Welcome to summer in the desert southwest! Is it hot enough for you out there? Well, brace yourselves because new data released by UNLV scientists shows that uncontrolled growth of invasive plants in Southern Nevada, California and Arizona is threatening to turn up the heat on wildfires.
Researchers studied Mojave National Park, Death Valley National Park and Lake Mead National Recreational Area and found that foreign plants and grasses are disrupting the parks' ecosystems. The invasive plants are crowding out and killing off native vegetation and harming the animals that eat them, before dying and becoming fuel for wildfires.
The potential for disaster is apparent, scientists say, considering the research area spans nearly 6 million acres (or 23 percent of national park land in the contiguous United States) and a whopping 82 percent of plots were found to harbor at least one invasive species.
Red brome -- a type of grass known for altering fire patterns by increasing flames' spread and intensity -- was the biggest culprit, infesting 60 percent of plots and leaving dead stalks standing upright for as long as two years. Other plant invaders included redstem filaree, Mediterranean grass, prickly Russian thistle, Sahara mustard and saltcedar. Researchers found that 30 percent of plots contained two types of foreign plants, 17 percent contained three and 4 percent contained four to 10.
And it's not just a problem for forest rangers far removed from the bright city lights. Researchers say invasive desert flora played a role in blazes right here in the Las Vegas Valley, where landscape changes exacted more than a decade ago at the famed Red Rock hiking, bicycling and picnic area on the western outskirts of town are still visible.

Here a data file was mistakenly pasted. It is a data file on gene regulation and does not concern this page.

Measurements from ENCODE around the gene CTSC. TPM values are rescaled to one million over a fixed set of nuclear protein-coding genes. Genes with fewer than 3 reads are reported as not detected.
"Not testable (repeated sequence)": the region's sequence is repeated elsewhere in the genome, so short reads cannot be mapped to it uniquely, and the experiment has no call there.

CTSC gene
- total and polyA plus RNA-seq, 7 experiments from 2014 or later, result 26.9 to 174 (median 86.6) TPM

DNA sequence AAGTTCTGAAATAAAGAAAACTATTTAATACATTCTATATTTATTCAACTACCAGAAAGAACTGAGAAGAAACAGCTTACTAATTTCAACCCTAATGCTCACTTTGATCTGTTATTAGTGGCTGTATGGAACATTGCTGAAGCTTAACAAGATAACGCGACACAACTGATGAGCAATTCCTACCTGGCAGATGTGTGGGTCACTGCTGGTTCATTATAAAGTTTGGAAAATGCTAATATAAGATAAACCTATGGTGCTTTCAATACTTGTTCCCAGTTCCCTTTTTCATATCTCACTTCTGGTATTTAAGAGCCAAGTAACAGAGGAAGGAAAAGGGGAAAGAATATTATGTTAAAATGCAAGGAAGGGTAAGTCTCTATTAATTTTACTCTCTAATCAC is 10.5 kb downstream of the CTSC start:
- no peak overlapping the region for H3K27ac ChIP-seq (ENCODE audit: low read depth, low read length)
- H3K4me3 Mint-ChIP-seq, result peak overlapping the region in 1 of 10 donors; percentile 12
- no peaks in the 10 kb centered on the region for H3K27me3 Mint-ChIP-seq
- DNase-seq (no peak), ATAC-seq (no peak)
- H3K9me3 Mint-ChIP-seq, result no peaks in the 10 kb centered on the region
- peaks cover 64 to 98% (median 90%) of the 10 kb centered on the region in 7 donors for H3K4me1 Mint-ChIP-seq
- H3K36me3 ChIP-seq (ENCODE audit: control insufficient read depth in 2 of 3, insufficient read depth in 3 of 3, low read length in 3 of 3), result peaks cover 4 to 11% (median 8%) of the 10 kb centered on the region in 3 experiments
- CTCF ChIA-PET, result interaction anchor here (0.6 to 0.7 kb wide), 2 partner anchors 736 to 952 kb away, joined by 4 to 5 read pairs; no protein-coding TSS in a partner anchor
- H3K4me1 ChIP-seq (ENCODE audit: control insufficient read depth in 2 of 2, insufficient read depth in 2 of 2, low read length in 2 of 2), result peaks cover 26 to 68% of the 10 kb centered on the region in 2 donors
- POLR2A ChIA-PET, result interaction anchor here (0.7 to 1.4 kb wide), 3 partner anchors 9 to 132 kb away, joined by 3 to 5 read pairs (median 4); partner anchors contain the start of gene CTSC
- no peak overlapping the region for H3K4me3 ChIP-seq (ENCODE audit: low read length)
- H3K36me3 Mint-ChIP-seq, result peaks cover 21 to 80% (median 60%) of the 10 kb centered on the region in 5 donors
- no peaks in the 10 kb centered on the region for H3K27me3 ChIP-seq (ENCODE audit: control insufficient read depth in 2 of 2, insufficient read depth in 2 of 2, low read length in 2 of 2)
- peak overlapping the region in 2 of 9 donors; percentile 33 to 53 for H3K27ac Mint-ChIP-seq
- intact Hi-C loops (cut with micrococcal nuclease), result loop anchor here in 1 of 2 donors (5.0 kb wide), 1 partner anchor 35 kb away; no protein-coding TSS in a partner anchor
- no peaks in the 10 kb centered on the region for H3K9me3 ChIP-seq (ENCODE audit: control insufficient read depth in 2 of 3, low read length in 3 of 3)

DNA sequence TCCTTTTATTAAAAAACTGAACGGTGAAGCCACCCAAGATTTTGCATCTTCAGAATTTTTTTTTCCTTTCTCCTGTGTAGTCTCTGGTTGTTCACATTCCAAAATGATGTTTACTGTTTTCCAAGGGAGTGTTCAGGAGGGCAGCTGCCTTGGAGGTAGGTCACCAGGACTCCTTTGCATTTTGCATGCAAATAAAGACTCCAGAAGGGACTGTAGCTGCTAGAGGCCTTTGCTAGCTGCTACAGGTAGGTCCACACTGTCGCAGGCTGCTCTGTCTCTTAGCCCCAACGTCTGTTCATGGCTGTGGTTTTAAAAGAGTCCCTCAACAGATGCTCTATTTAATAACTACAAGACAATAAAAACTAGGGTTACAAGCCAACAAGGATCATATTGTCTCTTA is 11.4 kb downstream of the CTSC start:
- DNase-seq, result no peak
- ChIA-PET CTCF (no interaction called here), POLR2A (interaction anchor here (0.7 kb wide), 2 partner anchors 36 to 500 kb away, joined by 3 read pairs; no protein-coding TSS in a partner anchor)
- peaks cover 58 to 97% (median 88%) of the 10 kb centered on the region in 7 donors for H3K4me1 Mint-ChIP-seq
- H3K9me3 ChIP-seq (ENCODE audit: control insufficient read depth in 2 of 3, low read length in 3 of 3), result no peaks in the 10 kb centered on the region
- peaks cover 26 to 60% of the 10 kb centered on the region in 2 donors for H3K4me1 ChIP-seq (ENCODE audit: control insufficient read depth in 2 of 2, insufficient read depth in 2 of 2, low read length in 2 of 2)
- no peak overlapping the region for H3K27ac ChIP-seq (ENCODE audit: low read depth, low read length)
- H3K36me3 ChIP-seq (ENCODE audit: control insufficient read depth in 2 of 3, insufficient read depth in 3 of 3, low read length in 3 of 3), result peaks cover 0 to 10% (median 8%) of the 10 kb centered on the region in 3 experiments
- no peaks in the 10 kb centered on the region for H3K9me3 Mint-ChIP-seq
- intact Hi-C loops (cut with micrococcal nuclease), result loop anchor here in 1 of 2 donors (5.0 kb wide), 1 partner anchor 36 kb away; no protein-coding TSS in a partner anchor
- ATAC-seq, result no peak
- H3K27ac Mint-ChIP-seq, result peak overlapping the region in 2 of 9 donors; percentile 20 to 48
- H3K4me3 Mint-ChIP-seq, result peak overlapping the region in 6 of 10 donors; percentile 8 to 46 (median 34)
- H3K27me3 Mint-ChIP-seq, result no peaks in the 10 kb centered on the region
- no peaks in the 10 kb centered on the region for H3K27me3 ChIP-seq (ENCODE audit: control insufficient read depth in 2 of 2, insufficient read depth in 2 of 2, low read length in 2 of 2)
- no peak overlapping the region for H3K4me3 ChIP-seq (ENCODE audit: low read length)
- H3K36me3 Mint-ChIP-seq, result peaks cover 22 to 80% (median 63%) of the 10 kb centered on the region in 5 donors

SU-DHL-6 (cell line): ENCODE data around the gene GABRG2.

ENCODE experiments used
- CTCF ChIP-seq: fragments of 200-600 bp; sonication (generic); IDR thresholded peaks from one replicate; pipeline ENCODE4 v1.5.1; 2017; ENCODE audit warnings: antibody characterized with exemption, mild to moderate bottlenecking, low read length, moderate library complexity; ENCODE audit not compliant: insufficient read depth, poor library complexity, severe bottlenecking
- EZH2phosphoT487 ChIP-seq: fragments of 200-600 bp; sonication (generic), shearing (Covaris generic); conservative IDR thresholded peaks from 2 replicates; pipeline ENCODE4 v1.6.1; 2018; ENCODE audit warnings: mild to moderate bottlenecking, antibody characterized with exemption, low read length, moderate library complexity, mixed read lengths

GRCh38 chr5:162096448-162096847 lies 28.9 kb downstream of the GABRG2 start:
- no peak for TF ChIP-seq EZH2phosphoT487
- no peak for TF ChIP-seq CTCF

The UNLV paper, recently published in the peer-reviewed journal "Nature Conservation," offers tips to start phasing out non-natives:
- Enhance visitor education, and introduce ways for park visitors and staff to report infestations
- Save money and time by addressing invasive infestations at the same time as other park problems, such as air pollution
- Dedicate more resources to fighting non-native plants
But what if that doesn't happen? We spoke with UNLV ecologist and study lead author Scott Abella about the possible impact on both locals and tourists:
1. How did red brome and other non-natives mentioned in the study end up in these parks?
Many non-native plants were introduced to the United States over 100 years ago. Some plants were intentionally introduced for purposes such as to feed livestock. Other plants were inadvertently introduced, like "stowaways" in seeds of agricultural crops. Some of the non-native plants in the national parks we studied may have even been introduced by Spanish missionaries in the 1500s.
2. Why should we as residents, tourists or nature lovers care about these non-native plants?
When many non-native desert plants die, they produce an unnatural amount of dried out material and pose a severe risk of fire. Several of the wildfires in the past 10 years around Las Vegas, including in Red Rock Canyon National Conservation Area, were partly fueled by dead non-native plants. Scenery at Red Rock remains altered by fires that occurred over 10 years ago. These non-native plants also have other ecological impacts. One example is that an iconic species of the Mojave Desert around Las Vegas -- the desert tortoise -- avoids eating non-native grasses whenever possible. Instead, tortoises prefer foraging on native plants, which are being impacted by crowding out by the non-natives.
3. Why should national park managers care?
National parks occupy only 1.3 percent of the lower 48 states. In this small fraction of the United States, nature is supposed to be authentic - where natural processes and native species predominate. Invasion by non-native species threatens the very ideal of national parks. As a result, trying to reduce non-native plants is one of the main conservation strategies being undertaken in national parks.